The ship herself is a wonderful combination of beauty and strength. Her frame, hooks, and nearly all her knees, are of seasoned white oak, her ceiling, planking, keelsons and deck frames, and lower and main decks, are pitch pine, and she is square fastened throughout. Her keel is in two depths of rock maple. Each depth 16 inches square, with 12 feet of lock scarfs, bolted with copper. The floor timbers on the keel are 20 by 14 inches, and over them are four depths of midship keelsons, and two tiers of sister keelsons on each side, each tier 16 inches square and all bolted with 1¼ and 1⅝ inch yellow metal and refined iron, in a most substantial style. Her frame is diagonally cross-braced with iron, each brace ⅞ of an inch thick, and 5 inches wide, and these braces extend from the first futtocks to the top-timbers, are lead into the frames and ceiling, and bolted throughout every frame, and rivited together at every intersection, so that her inside before ceiling, was bound together with a net-work of iron. The ceiling on the floor is 5 inches thick, and over the first futtocks are two keelsons on each side, each 16 inches square, bolted both ways. The ceiling above, over the turn of the bilge, is all 12 inches thick, and above there 10 inches, while square fastened through the timbers and bolted edgewise also. Under the ends of the lower deck-knees, is a lapstrake or stringers which extends her whole length, and is filled in with hooks at each end. She had three hooks and pointers forward in the hold, hooks between each of the decks and under the bowsprit, as well as a corresponding number aft. Her stem, cutwater,apron, stemson and deadwood, as well as stern-post, false-post, stern-knees, &c., are very stout, and are bolted with yellow metal up to the load displacement line; above them they are bolted with refined iron. She has 96 beams under her 3 decks, and those under the lower and main decks vary from 17 to 15 inches square, and under the upper deck they are 10 by 15 inches. The last have hackmatack hanging knees; all others have white oak knees, with 18 bolts in each. The lower and main deck waterways are 16 inches square, with thick work of 10 by 16 inches over them, and of 10 by 12 inside of them, and ceiling of 6 inches thickness along the sides. All of her ceiling is not only square fastened and bolted edgewise, but is scarfed and keyed in the same style as the keelsons and thick work. The stanchions clasp the beams, extend to the main deck, are stepped on the starboard sister keelson before the main mast, then on the other side abaft it, and are bolted through the midship keelsons and clasped with iron. She has also 11 wing-stanchions on each side, stepped and kneed to the bilge keelsons, and these extended to the beams under the main deck, the upper deck stanchions are of oak turned, secured with iron rods through their centers, which set up below with nuts and screws.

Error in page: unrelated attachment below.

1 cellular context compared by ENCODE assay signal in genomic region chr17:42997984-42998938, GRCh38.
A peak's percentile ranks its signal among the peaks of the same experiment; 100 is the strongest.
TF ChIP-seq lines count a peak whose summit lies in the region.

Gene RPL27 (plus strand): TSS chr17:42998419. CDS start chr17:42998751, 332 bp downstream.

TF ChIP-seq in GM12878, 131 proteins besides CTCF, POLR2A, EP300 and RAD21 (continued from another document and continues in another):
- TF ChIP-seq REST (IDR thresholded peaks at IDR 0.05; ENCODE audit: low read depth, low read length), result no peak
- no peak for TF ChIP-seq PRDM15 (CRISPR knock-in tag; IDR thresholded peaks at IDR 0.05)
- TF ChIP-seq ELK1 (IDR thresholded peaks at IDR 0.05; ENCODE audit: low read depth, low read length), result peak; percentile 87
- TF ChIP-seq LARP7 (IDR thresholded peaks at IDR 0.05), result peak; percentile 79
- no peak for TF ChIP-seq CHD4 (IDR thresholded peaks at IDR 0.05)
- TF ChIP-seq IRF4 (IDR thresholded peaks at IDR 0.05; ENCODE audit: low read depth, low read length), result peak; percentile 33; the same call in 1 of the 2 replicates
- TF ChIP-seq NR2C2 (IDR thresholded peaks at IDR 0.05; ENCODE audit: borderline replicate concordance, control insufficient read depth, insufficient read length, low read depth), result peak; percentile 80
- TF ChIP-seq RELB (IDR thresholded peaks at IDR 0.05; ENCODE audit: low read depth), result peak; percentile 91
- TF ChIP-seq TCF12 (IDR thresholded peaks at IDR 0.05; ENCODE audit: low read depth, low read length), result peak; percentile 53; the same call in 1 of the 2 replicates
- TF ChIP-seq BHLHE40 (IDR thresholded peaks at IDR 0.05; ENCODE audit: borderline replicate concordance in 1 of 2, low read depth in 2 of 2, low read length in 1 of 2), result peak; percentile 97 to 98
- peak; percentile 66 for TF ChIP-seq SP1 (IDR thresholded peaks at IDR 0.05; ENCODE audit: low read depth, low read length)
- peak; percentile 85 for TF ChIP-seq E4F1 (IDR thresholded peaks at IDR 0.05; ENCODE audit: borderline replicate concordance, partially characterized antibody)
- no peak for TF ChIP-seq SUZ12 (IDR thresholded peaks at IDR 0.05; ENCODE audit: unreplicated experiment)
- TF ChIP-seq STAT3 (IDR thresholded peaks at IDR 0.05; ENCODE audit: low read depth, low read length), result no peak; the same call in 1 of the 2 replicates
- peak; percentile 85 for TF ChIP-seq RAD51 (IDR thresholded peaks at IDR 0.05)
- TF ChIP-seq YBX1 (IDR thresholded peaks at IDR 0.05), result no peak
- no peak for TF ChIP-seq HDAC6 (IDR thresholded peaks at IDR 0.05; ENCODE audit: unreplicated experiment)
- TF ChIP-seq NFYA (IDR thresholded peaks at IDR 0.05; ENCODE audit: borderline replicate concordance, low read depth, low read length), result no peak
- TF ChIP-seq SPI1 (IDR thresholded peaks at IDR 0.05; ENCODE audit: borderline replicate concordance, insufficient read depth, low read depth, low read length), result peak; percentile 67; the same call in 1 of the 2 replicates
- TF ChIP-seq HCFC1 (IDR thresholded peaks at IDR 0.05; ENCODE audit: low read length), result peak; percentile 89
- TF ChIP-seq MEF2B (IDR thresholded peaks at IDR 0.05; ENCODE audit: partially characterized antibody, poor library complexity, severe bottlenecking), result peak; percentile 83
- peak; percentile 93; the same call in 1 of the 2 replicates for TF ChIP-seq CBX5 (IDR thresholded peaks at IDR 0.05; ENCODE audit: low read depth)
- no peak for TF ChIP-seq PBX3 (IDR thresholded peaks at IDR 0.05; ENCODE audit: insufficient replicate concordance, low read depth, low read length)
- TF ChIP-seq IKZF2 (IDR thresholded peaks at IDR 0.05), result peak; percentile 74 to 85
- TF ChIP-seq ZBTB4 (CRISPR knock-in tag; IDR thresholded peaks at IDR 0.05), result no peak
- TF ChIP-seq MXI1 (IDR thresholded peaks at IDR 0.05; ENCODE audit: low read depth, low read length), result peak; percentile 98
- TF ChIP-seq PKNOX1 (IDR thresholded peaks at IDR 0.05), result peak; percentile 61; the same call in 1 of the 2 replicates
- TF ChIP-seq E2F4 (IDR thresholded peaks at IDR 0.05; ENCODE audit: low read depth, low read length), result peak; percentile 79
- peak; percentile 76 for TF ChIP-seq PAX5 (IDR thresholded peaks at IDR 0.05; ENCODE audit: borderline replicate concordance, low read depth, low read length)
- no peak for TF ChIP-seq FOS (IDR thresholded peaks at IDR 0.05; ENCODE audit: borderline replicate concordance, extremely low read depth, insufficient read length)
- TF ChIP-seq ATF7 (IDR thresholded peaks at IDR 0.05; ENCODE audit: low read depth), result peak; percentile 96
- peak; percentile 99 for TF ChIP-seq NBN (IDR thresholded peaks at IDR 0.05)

She has double upper deck waterways, the first 14 inches square, the second 10 by 12, rounded off toward the deck. Her deck planking is 3« inches thick, remarkably clear of blemish.
Her garboard are 8 by 14 inches, lead into the keel, and bolted through it and each other, and upward through the timbers; the other two strakes outside diminish to 5 inches thickness, the substance of her bottom planking, and her wales are 6 by 7 inches, carried flush to the outline of her planksheer molding. She is square fastened with treenails, butt and bilge bolted with yellow metal, and finished smooth as cabinet work.
The lower masts and bowsprit are built of pitch pine and hooped with iron; her topmasts, jibboom, and lower yards are also pitch pine. She has Howe's rig, which differs from the common rig, by having double topsail yard. The lower topsail yard is trussed to the main topmast cap, and instead of slings, it is supported from below by a crane upon the heel of the topmast; the lower topsail, thefore, is the size of the close-reefed sail of the old rig, and sets entirely by the sheets. The upper topsail sets upon the yard above the cap, and has its foot laced to a jackstay upon the top of the yard below, so that no wind can escape between the two topsails. This arrangement of the yards has many advantages. The ship can be reduced to close-reefed topsails at any time, by lowering the upper topsails, which will the lie becalmed before the lower topsails, and the latter, if required to be reefed, can be so without the use of reef-tackles. In squally weather this rig is invaluable, for the sail can be carried until the last minute, as it can be reduced and reset without a man leaving the deck. Its economy in wear of canvas must also be very great, for the sails are of manageable size, and have neither buntlines, reeftackles, nor clewlines to chafe them. A ship with this rig is more seaworthy, because she may always be considered as under close-reefed topsails, and may be worked with fewer men than a vessel of the same size, having the old rig. It looks rather clumsy in port, and this, we believe, is the principle objection urged against it by those who do not comprehend its advantages at sea. Ships, however, are rigged for service at sea, and not for show in port; that, therefore, which is the most serviceable is certainly the best.